Allie Cohen Opinion: Vermont’s Youth Mental Health Crisis

This comment is from Allie Cohen of South Burlington. She is a third-year social work student at the University of Vermont.

The state of Vermont is in a serious mental health crisis. Pediatric inpatient floors, such as those at the University of Vermont Children’s Hospital, are forced to admit pediatric psychiatric patients, leaving little room for other sick children who need admission.

This crisis stems directly from the shortage of inpatient pediatric psychiatry units in Vermont.

Between 2012 and 2018, there was an impressive 34.6% increase in the prevalence of mental illness among young people in the US. Among these, eating disorders, anxiety and depression witnessed the most alarming spikes at 96%, 95% and 73% respectively.

As a result of bed shortages, children often find themselves spending multiple nights in emergency departments, a situation that exacerbates, rather than alleviates, their mental health problems. Urgent action is needed to establish and adequately staff more mental health facilities designed specifically for young people.

Currently, there are two main areas where a child can be admitted.

Closer to Vermont’s population centers is the Northeastern Family Institute, also known as NFI Vermont. NFI operates five different facilities to place children. First, The Village House has a capacity of just three people between the ages of 17 and 22, with an average stay of about a year and a half. The rotation of hospitalized patients is infrequent. Another facility, the DBT House, houses four women between the ages of 13 and 17 for 12-18 months. The remaining three houses follow similar patterns to the previous examples.

However, NFI’s abbreviated emergency facility, which houses children for 7-10 days, can only accommodate six people. In 2022, there were 114,757 children living in Vermont. It is very doubtful that these houses, with capacities ranging from three to eight people, are sufficient to cover the needs of the population.

If guardians choose to explore options outside of Burlington, the only other facility available is the Brattleboro Retreat, located in Brattleboro. This institution offers two programs for hospitalized youth.

The first, the Abigail Rockwell Childrens Center, caters to people between the ages of 6 and 15, with an average stay of approximately 30-60 days. Like NFI, this program can accommodate only eight children. Their second program, the Children’s Inpatient Program, accepts ages 5-12 for 8-10 days.

If each program mentioned reaches its maximum capacity, a total of 43 young people will be admitted. However, with approximately 114,000 children in Vermont, the problem is glaringly obvious: Vermont urgently requires additional programs to address the growing need for mental health issues among children.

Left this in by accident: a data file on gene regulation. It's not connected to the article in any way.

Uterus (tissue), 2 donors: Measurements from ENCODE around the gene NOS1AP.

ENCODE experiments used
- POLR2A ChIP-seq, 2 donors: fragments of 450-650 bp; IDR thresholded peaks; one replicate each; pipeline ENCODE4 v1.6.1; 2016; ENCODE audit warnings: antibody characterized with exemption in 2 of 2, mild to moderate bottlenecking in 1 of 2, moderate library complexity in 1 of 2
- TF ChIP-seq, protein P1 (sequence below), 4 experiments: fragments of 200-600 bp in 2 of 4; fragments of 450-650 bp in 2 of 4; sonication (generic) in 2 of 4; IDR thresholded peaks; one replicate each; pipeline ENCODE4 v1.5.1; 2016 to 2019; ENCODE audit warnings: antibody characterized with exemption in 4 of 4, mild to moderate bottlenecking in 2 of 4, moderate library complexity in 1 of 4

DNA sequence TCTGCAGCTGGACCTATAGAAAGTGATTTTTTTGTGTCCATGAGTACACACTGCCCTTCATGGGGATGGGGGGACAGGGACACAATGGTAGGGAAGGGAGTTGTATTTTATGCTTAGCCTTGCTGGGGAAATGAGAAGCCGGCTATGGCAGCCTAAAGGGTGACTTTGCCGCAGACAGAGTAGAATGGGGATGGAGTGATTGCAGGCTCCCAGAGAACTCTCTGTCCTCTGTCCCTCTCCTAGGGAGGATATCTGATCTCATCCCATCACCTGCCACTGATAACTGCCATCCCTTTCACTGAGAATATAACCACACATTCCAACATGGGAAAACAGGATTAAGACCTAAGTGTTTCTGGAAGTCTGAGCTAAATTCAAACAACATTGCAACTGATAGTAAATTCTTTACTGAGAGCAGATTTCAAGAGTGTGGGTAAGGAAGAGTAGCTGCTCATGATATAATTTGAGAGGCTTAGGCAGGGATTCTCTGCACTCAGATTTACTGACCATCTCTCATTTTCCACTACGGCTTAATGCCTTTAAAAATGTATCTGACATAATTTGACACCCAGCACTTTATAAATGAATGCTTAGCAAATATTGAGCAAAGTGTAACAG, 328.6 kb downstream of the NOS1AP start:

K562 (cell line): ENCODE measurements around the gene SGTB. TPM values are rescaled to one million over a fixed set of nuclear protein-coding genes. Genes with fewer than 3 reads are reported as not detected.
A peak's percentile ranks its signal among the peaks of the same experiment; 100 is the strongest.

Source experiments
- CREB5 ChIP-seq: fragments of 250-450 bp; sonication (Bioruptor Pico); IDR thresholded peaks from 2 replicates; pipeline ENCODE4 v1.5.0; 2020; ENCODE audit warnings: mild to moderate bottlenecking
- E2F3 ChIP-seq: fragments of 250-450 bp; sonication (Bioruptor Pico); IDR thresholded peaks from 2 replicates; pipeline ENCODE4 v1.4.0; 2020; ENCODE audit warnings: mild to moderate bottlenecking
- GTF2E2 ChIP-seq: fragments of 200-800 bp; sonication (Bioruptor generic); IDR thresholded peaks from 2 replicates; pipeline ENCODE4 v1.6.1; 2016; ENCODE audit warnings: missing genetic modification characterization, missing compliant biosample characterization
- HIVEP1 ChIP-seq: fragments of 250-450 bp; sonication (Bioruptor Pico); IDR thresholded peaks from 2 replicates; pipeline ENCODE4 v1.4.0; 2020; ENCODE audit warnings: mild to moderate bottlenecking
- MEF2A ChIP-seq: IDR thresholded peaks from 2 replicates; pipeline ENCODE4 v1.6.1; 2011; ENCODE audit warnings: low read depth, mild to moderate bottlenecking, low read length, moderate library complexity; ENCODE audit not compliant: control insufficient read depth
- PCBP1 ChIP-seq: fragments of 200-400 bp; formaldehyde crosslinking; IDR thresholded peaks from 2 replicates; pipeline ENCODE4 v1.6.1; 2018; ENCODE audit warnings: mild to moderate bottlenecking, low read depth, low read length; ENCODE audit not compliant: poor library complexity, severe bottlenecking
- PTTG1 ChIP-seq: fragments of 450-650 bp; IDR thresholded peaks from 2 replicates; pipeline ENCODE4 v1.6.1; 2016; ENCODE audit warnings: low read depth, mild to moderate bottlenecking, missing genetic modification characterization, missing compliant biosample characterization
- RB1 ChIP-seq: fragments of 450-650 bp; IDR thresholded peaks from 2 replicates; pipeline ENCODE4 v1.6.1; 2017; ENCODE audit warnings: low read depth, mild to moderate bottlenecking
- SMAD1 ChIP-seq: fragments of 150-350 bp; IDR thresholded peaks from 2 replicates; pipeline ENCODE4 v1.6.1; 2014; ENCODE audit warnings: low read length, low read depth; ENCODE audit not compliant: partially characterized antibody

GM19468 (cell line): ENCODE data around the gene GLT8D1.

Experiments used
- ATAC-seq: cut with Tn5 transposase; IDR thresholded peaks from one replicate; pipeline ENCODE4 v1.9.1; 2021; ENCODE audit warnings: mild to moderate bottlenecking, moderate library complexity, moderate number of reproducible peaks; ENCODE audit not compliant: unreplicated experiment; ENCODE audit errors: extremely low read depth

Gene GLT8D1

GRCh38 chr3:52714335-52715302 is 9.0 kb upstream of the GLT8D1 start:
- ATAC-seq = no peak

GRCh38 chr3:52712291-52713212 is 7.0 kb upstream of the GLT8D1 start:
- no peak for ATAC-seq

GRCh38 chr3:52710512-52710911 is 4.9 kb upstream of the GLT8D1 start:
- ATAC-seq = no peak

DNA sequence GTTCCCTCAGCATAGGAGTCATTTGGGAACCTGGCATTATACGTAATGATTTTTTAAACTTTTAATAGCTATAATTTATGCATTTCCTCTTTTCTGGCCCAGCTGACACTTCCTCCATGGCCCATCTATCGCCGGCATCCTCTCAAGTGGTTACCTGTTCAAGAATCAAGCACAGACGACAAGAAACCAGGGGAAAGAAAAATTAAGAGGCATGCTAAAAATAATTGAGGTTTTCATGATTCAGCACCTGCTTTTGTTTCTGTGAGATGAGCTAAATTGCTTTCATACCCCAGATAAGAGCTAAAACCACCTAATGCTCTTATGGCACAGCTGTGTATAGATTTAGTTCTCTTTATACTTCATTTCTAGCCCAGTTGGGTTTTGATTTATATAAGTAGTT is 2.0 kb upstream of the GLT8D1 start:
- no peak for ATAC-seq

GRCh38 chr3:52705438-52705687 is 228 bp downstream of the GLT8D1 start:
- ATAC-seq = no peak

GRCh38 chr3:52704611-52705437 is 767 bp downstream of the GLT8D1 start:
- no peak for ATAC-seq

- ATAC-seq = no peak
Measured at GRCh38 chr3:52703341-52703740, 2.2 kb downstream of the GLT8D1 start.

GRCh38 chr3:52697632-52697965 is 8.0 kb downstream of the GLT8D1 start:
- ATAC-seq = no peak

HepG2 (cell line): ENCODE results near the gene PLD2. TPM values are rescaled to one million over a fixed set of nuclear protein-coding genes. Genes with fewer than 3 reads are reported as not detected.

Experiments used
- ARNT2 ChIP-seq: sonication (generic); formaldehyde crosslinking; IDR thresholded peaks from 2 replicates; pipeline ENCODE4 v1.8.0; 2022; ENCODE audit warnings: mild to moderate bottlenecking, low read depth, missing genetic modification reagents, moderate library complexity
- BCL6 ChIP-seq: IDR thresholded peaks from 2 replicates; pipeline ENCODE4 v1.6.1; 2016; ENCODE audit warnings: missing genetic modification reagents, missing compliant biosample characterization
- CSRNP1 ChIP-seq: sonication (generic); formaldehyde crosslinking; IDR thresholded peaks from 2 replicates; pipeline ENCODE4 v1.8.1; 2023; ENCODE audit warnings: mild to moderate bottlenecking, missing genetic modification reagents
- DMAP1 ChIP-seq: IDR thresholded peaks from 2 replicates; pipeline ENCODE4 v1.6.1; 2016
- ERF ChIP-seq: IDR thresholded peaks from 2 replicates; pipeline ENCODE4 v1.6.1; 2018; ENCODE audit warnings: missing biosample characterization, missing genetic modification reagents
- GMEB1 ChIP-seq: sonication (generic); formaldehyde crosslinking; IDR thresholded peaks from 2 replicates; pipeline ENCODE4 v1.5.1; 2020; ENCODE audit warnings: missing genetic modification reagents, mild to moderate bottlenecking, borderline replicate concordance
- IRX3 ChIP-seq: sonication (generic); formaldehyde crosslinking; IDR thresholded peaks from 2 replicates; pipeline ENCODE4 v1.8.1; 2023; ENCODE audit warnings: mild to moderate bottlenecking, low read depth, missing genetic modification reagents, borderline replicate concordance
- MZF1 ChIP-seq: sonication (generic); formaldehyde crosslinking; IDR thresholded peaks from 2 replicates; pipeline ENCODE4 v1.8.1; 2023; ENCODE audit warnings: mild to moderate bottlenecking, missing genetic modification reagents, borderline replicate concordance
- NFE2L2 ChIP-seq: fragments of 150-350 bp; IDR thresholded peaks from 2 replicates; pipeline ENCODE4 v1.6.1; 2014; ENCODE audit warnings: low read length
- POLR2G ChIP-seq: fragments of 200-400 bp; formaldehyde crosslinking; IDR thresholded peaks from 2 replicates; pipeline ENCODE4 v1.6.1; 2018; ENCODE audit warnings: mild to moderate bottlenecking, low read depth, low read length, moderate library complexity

If you’re worried about the economy, rest assured that more psychiatric units are a good thing. In 2010, Dobson and DaVanzo published a report titled “The Economic Impact of Inpatient Psychiatric Facilities: A National and State-Level Analysis,” which was presented at the National Association of Psychiatric Health Systems.

The authors claim that psychiatric units across the country have made a significant positive contribution to the economy.

According to their findings, these units directly employ approximately 223,000 people, resulting in a total employment impact of more than 477,000 jobs. For every job created by inpatient psychiatric facilities, 2.14 additional jobs are created within the national labor market.

Additionally, the report indicates direct employee compensation of $11.1 billion for inpatient psychiatric facilities, equal to $21.4 billion in total employee compensation. Although this data goes back 14 years, it is reasonable to assume that the total number of jobs created by psychiatric facilities has continued to increase.

The establishment of more pediatric psychiatric units would have a profound impact, especially on patients. These facilities will provide a safe haven away from home, addressing the shortage of specialist care. For caregivers, health professionals and social workers, there will be a significant reduction in worry and stress. Guardians can be confident that appropriate environments are available for their children if needed.

Overall, the mental health crisis in Vermont, especially regarding pediatric psychiatric care, requires urgent attention and action.

Current facilities available in Vermont, such as the Northeastern Family Institute and the Brattleboro Retreat, are insufficient to meet the growing demand for mental health services among children. By prioritizing investment in mental health resources and destigmatizing mental illness, Vermont can ensure that its youth receive the care and support they need to thrive.

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